Artists and Elm City residents mingled Friday evening at the opening reception of City Wide Open Studios.
Amid an exhibition densely hung with works from CWOS’s participating artists, attendees ushered in another iteration of Artspace’s annual six-week exhibition series. Over the next few weekends, New Haven venues, including the Goffe Street Armory and the New Haven Museum, will host over a dozen events relating to this year’s theme, “dwelling.” Among the series’ scheduled programs is an event focused on homelessness, Artspace director Helen Kauder said, adding that another will welcome Syrian refugees to the city. Julia Hamer-Light ’18, who interned at Artspace over the summer, said that she thinks CWOS allows members of the community to share and experience artworks to which they may not have otherwise been exposed.
“There is usually an idea of the white walls of the gallery as being very exclusive,” Hamer-Light explained. “Artspace was approaching this as, ‘We are using the walls of the gallery to bring people together.’”
In addition to its strategy of using art as a tool for broader community-building, Kauder said CWOS gives artists an opportunity to build connections with one another. She noted that in the past, artists who met at CWOS have collaborated, married and even raised children together.
Kauder added that one of the exhibition series’ primary objectives is to support local artists by providing exhibition spaces and advertising.
“Our mission is to connect artists and audiences and resources,” Kauder said. “We find spaces for artists who don’t have one.”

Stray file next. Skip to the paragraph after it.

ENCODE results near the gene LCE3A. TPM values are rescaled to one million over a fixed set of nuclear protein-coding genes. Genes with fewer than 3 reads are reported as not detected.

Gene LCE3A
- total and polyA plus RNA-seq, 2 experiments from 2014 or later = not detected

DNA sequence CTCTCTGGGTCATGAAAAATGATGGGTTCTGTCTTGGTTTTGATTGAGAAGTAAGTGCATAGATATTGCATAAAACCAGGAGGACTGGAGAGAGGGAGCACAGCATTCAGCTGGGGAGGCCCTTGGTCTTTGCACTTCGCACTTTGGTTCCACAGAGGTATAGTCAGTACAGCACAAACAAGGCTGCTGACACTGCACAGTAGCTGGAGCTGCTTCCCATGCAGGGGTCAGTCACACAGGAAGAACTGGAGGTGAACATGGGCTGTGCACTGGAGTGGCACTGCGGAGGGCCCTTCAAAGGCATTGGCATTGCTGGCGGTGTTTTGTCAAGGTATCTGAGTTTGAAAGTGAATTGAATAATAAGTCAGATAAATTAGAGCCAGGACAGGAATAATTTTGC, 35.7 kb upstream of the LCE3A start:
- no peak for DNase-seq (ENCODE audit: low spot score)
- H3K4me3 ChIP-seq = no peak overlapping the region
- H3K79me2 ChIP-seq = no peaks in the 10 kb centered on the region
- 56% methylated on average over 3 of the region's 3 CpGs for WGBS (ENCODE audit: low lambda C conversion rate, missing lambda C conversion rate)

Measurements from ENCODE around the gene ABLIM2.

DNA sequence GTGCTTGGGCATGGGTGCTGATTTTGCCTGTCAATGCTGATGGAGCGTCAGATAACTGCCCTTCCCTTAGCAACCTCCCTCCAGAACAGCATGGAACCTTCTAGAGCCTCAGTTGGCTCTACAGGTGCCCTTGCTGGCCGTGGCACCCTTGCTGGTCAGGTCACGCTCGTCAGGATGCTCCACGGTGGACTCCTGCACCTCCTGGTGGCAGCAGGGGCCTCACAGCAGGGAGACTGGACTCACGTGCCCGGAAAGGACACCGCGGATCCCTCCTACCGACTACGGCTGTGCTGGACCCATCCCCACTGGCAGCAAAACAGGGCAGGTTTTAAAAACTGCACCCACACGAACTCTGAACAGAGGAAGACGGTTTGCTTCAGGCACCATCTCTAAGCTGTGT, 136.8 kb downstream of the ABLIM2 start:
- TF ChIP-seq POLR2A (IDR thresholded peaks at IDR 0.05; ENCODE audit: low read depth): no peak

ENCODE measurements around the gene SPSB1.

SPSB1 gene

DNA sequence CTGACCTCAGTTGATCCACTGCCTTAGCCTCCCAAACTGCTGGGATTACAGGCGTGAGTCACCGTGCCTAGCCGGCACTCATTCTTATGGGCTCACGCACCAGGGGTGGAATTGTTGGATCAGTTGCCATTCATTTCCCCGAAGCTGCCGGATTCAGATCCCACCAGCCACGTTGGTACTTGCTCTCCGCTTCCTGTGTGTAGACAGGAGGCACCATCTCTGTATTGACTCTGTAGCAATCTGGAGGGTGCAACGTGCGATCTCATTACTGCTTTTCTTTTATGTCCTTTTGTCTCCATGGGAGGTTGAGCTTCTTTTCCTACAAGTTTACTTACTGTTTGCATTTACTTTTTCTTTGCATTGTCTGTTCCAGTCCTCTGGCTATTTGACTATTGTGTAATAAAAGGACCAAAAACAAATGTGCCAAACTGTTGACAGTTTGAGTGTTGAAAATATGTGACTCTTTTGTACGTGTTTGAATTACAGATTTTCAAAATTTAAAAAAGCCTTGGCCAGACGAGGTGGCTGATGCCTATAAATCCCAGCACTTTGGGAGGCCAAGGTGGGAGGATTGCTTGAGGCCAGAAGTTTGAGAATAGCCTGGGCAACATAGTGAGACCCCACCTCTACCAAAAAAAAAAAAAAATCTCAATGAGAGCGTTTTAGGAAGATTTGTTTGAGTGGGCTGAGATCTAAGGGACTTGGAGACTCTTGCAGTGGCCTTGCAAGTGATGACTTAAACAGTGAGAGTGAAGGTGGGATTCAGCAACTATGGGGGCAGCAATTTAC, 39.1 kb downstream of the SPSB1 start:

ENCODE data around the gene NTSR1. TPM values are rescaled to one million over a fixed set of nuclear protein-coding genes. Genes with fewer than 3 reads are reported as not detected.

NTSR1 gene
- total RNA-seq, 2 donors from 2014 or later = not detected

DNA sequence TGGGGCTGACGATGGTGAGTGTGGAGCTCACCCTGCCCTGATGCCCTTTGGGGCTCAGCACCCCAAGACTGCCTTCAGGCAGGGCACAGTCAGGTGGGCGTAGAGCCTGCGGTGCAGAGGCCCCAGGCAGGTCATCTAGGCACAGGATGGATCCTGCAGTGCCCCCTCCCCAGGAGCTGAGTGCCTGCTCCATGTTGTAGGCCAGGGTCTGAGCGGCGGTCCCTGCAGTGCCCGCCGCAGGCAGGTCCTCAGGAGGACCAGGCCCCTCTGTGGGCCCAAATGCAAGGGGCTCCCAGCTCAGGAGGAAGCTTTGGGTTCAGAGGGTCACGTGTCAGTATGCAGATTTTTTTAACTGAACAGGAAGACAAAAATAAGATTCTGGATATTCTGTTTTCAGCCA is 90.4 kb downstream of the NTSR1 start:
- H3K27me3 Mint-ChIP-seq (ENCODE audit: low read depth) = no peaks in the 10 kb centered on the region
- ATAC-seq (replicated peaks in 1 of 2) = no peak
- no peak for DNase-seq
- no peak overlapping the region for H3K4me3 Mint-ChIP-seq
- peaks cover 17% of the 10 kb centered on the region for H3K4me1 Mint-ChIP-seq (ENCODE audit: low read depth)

Several artists and visitors interviewed echoed Kauder’s and Hamer-Light’s views that CWOS brings the broader Elm City community together and also strengthens ties within New Haven’s artist community.
Kyle Wilmoth, a New Haven artist, described Artspace as a “comfortable space” where people are able to share in the collective experience of art. He added that CWOS offers an opportunity for local artists to get to know one another.
“I know only about 10 percent of the artists in this city, although I have been living here for 10 years,” Wilmoth said. “Here you can discover new art, there are hundreds of artists exposed and that is great because you get to see people with similar ideas to yours.”
Ava Orphanoudakis, another artist whose work is displayed in the CWOS exhibition, said she has been a part of the project since its first two exhibitions. This year, Orphanoudakis contributed a painting from her “Many voices, one song” collection, the rest of which is on display at Yale’s Environmental Science Center.
Like Wilmoth, Orphanoudakis said she sees CWOS as an opportunity for people to participate more deeply in the Elm City arts scene, without the constraints of many other art shows.
“What is great is the fact that everybody who enjoys and appreciates art can get involved,” Orphanoudakis said. “Anyone can be in the exhibitions, there are no juried selections.”
New Haven resident Katherine Campbell, who attended the exhibition, said Artspace has helped her and her husband find a community in the Elm City.
CWOS events will continue through Nov. 19.